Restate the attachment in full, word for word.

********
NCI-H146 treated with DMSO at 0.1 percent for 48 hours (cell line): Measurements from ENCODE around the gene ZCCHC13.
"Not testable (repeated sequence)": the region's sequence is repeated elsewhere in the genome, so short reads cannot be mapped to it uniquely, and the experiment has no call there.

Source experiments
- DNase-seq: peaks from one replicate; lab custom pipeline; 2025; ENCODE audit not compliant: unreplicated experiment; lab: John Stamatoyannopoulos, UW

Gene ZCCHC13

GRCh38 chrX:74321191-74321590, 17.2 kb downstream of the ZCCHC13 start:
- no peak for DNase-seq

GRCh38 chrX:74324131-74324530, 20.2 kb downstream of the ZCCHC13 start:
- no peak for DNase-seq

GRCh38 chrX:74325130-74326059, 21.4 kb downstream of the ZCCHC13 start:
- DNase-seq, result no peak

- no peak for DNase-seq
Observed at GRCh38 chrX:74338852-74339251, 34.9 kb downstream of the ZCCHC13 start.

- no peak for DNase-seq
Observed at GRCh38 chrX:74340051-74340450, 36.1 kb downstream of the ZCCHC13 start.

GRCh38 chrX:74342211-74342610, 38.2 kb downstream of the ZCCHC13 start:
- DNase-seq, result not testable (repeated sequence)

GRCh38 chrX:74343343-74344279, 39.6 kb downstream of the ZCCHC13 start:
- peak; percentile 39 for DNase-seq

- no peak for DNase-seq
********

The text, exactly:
NCI-H146 treated with DMSO at 0.1 percent for 48 hours (cell line): Measurements from ENCODE around the gene ZCCHC13.
"Not testable (repeated sequence)": the region's sequence is repeated elsewhere in the genome, so short reads cannot be mapped to it uniquely, and the experiment has no call there.

Source experiments
- DNase-seq: peaks from one replicate; lab custom pipeline; 2025; ENCODE audit not compliant: unreplicated experiment; lab: John Stamatoyannopoulos, UW

Gene ZCCHC13

GRCh38 chrX:74321191-74321590, 17.2 kb downstream of the ZCCHC13 start:
- no peak for DNase-seq

GRCh38 chrX:74324131-74324530, 20.2 kb downstream of the ZCCHC13 start:
- no peak for DNase-seq

GRCh38 chrX:74325130-74326059, 21.4 kb downstream of the ZCCHC13 start:
- DNase-seq, result no peak

- no peak for DNase-seq
Observed at GRCh38 chrX:74338852-74339251, 34.9 kb downstream of the ZCCHC13 start.

- no peak for DNase-seq
Observed at GRCh38 chrX:74340051-74340450, 36.1 kb downstream of the ZCCHC13 start.

GRCh38 chrX:74342211-74342610, 38.2 kb downstream of the ZCCHC13 start:
- DNase-seq, result not testable (repeated sequence)

GRCh38 chrX:74343343-74344279, 39.6 kb downstream of the ZCCHC13 start:
- peak; percentile 39 for DNase-seq

- no peak for DNase-seq